“Early on, the larger companies raised questions about the licensing and compliance programs covering the manufacture of autogenous products,” says Espeseth. “The USAHA felt, though, that the regulations provide livestock producers the needed assurances of quality and have permitted development of autogenous products at realistic prices.”

Espeseth adds that with the availability of autogenous products, there's less motivation to use unlicensed biologics prepared in unlicensed facilities.

He says autogenous products fit well with small companies that have a close relationship with veterinarians who can provide personal service to their clients.

“Autogenous vaccines also offer a first line of defense against emerging diseases and help allow a timely response to emergency disease situations,” he says.

Espeseth is confident there's a balance between too restrictive controls that could make some products unavailable and regulations tight enough to keep unsafe biologics from getting into the hands of producers.

“We certainly have seen no instances of significant animal health problems or substantial economic losses from the use of autogenous products,” says Espeseth. “This says to me that the current regulatory framework is working.”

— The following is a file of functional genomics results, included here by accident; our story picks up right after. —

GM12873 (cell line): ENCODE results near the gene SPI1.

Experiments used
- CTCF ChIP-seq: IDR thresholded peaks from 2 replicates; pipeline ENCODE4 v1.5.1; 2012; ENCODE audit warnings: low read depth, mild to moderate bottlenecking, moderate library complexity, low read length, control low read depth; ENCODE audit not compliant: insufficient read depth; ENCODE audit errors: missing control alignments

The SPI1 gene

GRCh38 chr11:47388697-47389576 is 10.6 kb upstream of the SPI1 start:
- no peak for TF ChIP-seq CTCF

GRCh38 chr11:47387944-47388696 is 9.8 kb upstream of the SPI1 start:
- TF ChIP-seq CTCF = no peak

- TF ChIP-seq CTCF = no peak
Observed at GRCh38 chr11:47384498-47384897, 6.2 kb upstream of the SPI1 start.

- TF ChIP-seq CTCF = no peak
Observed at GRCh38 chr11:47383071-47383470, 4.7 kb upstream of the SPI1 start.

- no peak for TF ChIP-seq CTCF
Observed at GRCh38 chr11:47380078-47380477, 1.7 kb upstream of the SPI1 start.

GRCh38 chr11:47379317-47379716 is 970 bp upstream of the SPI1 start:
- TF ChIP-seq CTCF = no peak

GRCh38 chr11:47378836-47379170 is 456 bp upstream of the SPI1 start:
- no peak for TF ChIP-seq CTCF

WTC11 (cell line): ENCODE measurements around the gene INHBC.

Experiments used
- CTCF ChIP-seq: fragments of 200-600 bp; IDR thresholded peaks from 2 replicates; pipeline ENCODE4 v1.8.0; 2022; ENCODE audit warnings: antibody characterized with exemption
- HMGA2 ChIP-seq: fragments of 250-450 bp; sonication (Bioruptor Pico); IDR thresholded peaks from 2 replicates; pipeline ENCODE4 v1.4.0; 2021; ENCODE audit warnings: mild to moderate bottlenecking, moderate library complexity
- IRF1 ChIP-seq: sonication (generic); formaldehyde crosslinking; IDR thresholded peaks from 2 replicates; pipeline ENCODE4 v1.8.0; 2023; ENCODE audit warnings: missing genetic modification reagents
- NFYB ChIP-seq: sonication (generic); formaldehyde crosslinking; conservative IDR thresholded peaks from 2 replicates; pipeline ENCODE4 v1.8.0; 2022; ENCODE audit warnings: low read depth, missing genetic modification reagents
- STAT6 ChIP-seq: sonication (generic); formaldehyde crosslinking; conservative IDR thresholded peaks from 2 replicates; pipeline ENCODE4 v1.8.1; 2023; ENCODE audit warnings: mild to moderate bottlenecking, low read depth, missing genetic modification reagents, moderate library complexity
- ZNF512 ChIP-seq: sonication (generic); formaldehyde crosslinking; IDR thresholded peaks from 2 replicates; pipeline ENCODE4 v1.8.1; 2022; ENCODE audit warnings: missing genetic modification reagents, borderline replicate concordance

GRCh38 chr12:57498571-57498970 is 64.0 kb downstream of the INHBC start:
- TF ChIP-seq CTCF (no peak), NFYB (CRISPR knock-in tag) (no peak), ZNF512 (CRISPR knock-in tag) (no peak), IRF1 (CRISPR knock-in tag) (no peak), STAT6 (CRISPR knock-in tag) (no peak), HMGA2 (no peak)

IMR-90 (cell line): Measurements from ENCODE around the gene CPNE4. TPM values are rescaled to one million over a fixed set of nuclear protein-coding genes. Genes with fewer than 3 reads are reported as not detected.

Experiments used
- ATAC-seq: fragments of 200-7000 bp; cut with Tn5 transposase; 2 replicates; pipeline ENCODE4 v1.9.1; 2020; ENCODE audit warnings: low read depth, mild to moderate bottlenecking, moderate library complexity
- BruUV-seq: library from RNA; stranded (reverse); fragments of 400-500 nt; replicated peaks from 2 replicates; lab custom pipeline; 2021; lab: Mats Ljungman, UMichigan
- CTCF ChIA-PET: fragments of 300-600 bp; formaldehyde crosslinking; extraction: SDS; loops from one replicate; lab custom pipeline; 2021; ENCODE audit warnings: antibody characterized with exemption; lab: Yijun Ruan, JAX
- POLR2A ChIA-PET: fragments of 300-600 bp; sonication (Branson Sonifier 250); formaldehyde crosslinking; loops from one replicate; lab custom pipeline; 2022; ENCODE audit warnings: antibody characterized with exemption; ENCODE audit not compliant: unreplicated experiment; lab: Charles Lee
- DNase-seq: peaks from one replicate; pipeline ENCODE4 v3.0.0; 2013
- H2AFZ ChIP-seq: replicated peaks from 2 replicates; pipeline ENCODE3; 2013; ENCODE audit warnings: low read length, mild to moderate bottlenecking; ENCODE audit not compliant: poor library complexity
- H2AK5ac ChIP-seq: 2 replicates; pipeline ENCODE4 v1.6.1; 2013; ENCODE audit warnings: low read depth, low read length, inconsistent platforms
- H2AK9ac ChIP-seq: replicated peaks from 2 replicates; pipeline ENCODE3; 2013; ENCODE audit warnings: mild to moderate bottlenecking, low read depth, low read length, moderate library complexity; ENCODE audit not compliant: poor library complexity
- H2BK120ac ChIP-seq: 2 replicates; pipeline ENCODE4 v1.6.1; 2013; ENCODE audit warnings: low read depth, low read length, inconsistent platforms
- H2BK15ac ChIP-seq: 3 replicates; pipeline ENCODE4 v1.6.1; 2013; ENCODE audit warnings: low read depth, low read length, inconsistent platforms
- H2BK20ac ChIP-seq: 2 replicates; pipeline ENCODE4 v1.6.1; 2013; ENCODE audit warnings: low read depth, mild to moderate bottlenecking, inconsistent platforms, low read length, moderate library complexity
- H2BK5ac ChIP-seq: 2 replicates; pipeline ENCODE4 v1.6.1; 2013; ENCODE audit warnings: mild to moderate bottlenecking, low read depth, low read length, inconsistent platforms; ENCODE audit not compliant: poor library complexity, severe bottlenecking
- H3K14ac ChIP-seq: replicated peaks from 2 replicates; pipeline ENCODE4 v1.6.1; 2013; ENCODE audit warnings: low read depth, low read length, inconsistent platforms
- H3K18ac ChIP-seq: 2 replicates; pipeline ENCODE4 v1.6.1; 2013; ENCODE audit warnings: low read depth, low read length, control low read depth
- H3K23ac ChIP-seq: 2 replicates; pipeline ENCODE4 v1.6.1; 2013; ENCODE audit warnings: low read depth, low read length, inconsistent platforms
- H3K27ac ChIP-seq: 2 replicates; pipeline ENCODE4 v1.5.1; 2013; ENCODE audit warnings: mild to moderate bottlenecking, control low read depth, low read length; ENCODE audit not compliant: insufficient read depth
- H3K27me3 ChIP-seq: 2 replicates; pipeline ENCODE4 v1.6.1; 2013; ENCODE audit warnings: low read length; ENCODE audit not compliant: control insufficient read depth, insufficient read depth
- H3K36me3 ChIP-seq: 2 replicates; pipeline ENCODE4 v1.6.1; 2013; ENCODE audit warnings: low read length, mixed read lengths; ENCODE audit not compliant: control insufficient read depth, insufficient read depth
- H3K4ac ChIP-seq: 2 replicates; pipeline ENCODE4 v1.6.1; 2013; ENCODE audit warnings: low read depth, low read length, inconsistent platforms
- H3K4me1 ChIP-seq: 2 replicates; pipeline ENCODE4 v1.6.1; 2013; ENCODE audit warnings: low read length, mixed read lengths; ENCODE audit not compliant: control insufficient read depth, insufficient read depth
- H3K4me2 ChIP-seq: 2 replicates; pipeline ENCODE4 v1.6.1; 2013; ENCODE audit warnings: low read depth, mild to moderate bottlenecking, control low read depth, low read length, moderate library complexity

The science behind autogenous biologics is also working to produce better and safer products.

“There are still people who hold strong opinions on both sides of the autogenous issue,” Espeseth concludes. “But more and more the industry is that recognizing the restrained use of autogenous biologics has a place and a purpose in the livestock industry.”

Steps In Building An Autogenous Or Custom Vaccine

  • The veterinarian and the producer must recognize an infectious disease in the herd.

  • The veterinarian collects tissue and/or blood samples from the infected animals.

  • Samples are sent to a government or commercial diagnostic lab for isolation.

  • The diagnostic lab transfers the antigen to a licensed biological manufacturer.

  • Disease organisms are grown to produce the necessary amount of vaccine and then inactivated to ensure that they are dead.

  • The vaccine is blended with an appropriate adjuvant, bottled and labeled.

  • The product undergoes safety and quality testing before being shipped to the vet.

  • Depending on the organism, it generally takes two to eight weeks from beginning to end to produce the custom vaccine.

  • The vaccine may be archived for up to two years for future use.